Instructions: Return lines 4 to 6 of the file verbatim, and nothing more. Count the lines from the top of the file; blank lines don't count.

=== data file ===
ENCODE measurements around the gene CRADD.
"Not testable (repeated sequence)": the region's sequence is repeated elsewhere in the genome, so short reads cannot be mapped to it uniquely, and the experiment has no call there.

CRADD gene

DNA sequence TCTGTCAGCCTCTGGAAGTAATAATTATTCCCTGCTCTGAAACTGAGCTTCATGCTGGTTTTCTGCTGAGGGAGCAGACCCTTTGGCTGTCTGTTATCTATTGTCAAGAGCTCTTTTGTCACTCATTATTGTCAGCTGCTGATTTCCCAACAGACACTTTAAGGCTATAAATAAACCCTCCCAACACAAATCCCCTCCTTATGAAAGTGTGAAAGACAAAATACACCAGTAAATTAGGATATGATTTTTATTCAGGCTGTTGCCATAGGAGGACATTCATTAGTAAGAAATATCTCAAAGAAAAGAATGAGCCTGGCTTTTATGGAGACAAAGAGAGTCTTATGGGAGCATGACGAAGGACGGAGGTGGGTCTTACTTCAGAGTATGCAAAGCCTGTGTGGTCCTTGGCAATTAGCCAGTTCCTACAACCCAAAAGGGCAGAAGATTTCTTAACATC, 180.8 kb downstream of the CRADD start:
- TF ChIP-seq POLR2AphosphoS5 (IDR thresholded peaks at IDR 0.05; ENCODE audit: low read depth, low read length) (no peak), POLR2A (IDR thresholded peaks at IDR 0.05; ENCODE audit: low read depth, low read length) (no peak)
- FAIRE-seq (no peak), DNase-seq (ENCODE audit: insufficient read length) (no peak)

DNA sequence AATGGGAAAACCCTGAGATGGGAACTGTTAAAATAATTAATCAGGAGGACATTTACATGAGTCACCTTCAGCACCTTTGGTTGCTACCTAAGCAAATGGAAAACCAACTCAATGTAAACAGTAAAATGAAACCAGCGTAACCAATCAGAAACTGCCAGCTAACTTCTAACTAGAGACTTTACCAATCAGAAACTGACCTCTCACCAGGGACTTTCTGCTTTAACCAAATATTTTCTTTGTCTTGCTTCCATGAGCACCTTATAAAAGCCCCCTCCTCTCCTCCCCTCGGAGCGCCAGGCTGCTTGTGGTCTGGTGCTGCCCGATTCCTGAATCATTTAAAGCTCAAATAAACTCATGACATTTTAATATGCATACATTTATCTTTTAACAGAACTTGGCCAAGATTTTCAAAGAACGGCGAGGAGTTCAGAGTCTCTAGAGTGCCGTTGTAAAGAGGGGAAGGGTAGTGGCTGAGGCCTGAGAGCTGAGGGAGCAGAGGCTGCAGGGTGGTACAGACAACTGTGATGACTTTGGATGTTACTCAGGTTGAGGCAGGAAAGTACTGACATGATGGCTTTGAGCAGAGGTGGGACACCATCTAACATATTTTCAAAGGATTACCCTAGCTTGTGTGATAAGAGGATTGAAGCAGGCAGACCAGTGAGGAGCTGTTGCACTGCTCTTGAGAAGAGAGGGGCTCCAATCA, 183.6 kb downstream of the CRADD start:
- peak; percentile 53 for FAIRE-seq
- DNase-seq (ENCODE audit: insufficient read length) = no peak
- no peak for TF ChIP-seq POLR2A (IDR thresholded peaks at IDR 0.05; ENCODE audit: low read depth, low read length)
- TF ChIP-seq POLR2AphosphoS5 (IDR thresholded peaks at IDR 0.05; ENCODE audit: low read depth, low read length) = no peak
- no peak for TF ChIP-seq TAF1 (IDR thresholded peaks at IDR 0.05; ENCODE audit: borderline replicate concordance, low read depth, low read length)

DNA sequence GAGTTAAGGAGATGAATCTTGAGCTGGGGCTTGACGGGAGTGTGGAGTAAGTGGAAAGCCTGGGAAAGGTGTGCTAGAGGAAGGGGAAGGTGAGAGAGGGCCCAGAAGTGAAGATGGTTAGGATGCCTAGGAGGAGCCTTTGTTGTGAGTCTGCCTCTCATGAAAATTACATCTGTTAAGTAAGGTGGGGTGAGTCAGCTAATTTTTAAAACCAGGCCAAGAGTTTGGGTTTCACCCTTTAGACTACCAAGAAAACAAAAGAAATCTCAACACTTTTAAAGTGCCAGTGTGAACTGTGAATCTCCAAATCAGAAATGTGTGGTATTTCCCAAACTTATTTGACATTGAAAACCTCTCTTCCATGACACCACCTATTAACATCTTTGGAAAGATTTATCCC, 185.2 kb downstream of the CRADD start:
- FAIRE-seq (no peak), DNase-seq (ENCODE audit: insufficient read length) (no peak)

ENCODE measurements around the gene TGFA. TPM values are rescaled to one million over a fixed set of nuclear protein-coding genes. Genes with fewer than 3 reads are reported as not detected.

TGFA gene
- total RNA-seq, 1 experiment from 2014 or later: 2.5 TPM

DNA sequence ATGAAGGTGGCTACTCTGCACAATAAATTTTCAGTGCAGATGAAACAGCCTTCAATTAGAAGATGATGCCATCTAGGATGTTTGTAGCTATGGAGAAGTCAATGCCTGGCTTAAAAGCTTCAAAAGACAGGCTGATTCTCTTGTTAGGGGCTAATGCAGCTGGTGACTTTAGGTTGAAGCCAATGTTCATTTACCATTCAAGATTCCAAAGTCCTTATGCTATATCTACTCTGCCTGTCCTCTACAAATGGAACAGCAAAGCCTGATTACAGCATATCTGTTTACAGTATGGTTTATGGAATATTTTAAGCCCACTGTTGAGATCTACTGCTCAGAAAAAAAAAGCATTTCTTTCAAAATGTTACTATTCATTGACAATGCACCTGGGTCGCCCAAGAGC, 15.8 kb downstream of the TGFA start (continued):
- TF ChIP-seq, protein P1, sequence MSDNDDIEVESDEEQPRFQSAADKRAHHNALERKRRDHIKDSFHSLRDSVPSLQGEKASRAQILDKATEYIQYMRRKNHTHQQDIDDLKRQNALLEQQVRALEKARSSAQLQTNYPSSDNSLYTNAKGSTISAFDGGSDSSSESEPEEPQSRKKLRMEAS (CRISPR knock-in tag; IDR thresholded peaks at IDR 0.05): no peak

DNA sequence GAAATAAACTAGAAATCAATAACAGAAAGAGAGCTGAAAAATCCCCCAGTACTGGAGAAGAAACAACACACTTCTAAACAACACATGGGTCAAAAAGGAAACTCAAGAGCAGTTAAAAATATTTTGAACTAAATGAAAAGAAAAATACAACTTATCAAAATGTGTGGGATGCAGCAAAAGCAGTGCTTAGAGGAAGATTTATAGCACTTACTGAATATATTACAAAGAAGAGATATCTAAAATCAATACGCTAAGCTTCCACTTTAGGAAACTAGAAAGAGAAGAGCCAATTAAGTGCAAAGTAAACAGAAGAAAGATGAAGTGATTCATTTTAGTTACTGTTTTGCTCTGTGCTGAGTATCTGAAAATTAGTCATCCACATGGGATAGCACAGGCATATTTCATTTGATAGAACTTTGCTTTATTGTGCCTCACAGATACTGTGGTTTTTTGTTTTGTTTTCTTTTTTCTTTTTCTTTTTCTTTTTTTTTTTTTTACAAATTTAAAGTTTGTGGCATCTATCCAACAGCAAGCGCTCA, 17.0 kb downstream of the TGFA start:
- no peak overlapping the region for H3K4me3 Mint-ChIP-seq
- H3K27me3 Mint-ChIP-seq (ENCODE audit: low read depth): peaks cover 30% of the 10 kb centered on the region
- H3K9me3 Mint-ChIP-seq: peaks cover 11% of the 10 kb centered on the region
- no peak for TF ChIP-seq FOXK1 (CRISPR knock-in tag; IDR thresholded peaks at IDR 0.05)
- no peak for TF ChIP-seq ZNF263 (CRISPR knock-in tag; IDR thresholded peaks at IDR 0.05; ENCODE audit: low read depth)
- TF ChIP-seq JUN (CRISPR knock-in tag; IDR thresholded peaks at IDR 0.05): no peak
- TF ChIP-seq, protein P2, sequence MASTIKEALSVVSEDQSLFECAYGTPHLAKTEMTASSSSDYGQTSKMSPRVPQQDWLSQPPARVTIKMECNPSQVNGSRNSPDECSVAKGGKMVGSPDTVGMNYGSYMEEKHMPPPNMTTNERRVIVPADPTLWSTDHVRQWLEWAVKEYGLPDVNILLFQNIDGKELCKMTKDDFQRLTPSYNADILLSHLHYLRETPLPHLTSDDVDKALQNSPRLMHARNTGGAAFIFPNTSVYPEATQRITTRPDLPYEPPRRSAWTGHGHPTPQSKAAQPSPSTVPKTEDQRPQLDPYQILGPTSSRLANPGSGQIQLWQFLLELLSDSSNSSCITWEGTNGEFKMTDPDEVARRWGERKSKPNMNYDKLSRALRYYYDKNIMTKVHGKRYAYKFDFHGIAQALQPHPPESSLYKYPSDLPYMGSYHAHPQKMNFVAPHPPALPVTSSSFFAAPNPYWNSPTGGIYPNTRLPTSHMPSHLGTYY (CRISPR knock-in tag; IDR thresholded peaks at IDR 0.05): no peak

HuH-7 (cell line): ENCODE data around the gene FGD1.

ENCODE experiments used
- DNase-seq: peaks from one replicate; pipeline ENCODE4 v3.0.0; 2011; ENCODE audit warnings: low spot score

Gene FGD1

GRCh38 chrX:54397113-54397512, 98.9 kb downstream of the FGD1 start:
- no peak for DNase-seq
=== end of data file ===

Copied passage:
DNA sequence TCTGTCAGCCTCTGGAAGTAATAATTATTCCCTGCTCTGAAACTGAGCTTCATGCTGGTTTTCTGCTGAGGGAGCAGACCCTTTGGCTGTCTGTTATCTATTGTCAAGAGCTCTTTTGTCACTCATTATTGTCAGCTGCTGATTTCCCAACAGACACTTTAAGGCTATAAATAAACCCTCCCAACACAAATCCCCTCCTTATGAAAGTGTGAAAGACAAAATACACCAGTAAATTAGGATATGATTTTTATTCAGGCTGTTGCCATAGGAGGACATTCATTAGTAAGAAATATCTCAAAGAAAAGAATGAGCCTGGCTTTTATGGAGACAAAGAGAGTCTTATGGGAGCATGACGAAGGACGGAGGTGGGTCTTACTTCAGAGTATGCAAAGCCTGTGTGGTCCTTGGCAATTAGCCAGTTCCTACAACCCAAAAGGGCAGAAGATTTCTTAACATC, 180.8 kb downstream of the CRADD start:
- TF ChIP-seq POLR2AphosphoS5 (IDR thresholded peaks at IDR 0.05; ENCODE audit: low read depth, low read length) (no peak), POLR2A (IDR thresholded peaks at IDR 0.05; ENCODE audit: low read depth, low read length) (no peak)
- FAIRE-seq (no peak), DNase-seq (ENCODE audit: insufficient read length) (no peak)